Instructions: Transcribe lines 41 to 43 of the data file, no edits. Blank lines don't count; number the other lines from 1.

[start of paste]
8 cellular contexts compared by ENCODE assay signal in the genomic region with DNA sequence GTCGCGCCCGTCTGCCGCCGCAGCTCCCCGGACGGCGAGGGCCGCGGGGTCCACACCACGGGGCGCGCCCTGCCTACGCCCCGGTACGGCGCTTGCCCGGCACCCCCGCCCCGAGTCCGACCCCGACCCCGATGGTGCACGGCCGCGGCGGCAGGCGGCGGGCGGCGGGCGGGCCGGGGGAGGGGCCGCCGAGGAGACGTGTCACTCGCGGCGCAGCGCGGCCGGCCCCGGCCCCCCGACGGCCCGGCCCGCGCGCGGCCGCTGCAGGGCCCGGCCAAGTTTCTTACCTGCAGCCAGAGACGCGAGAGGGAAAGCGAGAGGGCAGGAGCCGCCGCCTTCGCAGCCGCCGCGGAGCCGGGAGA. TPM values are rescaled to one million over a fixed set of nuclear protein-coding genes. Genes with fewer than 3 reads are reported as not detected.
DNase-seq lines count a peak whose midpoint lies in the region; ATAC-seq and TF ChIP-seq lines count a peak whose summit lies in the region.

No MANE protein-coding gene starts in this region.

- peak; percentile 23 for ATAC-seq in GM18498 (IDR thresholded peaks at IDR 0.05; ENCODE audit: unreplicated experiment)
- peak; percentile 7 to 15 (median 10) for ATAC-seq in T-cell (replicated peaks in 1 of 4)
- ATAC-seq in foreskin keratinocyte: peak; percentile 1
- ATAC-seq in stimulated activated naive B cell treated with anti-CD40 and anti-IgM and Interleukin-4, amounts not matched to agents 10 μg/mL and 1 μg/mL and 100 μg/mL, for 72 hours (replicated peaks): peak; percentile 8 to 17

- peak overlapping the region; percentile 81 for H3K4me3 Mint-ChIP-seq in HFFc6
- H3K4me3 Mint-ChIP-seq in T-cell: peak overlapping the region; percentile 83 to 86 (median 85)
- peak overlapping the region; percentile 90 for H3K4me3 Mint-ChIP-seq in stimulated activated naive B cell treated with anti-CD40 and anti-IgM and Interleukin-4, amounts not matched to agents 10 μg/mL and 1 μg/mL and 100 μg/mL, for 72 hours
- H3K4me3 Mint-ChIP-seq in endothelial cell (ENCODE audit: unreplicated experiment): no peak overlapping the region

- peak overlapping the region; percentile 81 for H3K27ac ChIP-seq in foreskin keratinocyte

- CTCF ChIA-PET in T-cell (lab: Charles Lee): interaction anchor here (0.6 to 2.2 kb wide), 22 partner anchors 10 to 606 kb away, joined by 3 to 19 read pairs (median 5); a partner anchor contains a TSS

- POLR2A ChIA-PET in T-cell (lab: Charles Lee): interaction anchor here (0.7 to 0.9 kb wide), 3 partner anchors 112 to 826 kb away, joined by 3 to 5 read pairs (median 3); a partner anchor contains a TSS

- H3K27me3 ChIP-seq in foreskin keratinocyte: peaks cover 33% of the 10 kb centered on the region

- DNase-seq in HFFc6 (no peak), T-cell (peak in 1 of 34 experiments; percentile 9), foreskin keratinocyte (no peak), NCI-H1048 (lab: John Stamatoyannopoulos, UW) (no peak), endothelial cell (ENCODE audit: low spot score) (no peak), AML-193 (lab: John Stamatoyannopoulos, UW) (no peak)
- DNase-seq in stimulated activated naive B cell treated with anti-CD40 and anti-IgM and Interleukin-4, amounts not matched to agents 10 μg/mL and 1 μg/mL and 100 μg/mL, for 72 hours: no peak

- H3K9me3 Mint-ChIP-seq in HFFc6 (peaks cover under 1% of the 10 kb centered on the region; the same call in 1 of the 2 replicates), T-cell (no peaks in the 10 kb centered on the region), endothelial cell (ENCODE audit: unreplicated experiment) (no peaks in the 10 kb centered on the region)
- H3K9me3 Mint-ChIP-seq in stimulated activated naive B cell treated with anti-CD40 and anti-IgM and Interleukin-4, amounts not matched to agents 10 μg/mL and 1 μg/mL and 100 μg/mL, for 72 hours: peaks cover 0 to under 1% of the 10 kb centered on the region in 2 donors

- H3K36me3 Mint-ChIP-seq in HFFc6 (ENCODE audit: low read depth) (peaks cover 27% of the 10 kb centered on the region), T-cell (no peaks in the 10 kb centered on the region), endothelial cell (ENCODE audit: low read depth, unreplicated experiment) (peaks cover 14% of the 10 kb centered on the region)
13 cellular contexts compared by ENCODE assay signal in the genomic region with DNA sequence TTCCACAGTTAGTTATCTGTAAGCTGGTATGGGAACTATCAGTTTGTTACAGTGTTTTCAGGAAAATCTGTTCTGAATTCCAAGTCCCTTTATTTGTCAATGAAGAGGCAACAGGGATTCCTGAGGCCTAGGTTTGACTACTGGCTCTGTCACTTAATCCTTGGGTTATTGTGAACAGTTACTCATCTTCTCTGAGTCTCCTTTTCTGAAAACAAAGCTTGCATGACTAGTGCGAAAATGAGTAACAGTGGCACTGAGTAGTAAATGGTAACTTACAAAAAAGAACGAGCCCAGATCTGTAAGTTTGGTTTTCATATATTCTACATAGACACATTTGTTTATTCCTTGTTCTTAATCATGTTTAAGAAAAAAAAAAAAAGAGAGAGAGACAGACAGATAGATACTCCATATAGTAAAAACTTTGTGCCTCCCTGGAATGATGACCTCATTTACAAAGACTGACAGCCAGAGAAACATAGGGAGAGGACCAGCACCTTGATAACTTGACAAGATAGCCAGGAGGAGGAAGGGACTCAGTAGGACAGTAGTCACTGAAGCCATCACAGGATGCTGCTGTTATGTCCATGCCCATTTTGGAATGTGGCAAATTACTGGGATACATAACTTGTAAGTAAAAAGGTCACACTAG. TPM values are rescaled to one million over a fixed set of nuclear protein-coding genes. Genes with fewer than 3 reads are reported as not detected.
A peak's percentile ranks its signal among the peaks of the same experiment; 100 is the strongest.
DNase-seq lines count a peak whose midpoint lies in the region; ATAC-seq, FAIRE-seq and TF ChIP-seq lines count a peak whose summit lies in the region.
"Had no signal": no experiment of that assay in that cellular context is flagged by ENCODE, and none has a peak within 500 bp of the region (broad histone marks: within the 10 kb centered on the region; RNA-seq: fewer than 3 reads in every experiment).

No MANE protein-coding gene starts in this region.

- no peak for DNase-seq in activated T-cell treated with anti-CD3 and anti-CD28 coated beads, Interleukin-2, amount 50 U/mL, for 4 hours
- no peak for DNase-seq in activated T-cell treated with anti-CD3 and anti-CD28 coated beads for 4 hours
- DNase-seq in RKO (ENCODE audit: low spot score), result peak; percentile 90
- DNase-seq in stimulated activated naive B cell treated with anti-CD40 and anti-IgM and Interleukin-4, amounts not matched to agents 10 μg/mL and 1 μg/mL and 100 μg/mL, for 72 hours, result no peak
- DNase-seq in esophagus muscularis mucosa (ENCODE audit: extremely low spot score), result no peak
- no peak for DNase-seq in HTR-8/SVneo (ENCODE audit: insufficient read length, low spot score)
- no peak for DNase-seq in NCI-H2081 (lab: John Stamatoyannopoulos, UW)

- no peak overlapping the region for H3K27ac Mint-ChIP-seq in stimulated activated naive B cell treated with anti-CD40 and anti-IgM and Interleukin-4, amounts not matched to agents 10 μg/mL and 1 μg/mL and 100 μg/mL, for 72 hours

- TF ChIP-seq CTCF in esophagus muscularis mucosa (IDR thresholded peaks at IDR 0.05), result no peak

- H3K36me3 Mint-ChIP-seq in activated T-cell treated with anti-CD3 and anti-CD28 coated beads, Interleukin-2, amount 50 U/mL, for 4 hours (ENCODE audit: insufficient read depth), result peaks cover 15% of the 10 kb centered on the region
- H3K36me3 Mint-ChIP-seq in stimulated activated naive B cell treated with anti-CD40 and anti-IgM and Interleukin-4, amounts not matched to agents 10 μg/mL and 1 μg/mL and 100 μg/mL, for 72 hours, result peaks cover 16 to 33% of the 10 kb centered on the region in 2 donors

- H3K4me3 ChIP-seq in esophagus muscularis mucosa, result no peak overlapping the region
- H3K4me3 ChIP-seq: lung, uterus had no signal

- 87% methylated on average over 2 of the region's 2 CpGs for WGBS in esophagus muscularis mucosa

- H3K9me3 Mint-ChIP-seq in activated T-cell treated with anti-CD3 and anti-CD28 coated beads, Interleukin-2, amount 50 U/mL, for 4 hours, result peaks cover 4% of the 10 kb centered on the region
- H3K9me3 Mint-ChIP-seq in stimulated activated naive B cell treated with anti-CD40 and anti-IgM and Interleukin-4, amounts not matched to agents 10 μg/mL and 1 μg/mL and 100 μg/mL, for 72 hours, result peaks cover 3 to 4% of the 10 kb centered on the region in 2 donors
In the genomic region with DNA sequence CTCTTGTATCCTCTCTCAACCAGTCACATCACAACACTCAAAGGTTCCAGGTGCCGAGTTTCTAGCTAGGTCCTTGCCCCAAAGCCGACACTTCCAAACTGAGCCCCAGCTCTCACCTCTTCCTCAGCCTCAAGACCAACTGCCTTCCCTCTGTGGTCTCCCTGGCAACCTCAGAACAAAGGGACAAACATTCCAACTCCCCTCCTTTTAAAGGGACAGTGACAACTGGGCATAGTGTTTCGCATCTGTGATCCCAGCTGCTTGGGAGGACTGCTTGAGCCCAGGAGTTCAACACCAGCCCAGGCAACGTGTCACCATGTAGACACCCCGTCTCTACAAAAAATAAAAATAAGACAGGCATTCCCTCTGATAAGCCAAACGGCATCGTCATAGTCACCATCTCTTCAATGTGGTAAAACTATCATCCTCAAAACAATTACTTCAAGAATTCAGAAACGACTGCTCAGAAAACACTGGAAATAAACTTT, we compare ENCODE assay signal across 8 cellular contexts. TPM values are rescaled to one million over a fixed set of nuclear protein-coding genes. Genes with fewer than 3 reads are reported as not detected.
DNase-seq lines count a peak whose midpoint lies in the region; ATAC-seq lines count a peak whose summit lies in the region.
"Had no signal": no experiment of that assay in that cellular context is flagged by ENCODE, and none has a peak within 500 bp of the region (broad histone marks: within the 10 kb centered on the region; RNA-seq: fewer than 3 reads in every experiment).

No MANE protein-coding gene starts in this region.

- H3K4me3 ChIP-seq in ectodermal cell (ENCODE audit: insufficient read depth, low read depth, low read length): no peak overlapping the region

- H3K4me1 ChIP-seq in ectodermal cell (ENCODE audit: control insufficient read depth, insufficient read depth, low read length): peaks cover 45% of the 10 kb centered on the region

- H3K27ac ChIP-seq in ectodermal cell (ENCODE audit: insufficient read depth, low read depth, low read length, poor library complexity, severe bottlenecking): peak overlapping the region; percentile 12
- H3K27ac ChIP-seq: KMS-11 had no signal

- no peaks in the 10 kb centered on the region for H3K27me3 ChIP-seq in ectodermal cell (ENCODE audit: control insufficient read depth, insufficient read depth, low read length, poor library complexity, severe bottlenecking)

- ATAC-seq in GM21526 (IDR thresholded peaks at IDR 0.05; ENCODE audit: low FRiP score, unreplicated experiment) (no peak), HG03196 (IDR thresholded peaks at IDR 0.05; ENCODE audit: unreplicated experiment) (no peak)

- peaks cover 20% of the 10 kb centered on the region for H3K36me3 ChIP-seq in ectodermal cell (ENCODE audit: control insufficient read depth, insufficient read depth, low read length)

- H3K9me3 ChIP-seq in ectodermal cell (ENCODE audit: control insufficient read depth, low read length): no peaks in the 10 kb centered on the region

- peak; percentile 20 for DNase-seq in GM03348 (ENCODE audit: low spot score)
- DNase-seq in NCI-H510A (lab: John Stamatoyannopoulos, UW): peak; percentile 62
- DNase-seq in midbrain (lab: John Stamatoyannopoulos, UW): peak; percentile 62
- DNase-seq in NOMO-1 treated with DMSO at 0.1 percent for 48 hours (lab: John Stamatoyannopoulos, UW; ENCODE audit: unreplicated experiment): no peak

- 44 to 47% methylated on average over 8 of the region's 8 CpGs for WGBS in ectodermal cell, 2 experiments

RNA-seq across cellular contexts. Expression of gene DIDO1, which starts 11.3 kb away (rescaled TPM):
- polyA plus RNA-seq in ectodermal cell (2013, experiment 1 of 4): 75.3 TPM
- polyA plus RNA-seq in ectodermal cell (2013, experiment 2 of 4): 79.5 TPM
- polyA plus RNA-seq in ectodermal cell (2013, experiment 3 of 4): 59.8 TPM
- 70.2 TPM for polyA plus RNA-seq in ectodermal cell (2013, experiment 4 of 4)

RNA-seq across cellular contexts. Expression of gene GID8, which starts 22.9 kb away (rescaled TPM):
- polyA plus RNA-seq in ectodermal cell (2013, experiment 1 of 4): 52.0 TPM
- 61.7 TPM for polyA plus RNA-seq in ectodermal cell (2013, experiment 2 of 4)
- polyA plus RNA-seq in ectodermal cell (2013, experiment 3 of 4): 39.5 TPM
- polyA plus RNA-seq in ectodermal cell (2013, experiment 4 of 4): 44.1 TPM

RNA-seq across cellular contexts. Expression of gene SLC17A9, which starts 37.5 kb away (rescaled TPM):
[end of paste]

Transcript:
- H3K9me3 Mint-ChIP-seq in stimulated activated naive B cell treated with anti-CD40 and anti-IgM and Interleukin-4, amounts not matched to agents 10 μg/mL and 1 μg/mL and 100 μg/mL, for 72 hours, result peaks cover 3 to 4% of the 10 kb centered on the region in 2 donors
In the genomic region with DNA sequence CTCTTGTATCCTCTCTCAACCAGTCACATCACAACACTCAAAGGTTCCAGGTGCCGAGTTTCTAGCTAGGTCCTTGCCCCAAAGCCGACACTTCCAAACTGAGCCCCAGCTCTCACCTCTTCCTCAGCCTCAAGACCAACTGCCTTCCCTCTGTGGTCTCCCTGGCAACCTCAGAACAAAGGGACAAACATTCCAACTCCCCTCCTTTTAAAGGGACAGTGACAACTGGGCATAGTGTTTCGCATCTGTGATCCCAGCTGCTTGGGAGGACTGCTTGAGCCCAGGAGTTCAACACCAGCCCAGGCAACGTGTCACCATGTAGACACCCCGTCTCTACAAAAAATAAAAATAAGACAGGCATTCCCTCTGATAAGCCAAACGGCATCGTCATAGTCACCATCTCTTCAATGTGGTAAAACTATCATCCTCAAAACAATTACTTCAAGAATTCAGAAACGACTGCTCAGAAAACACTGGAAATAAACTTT, we compare ENCODE assay signal across 8 cellular contexts. TPM values are rescaled to one million over a fixed set of nuclear protein-coding genes. Genes with fewer than 3 reads are reported as not detected.
DNase-seq lines count a peak whose midpoint lies in the region; ATAC-seq lines count a peak whose summit lies in the region.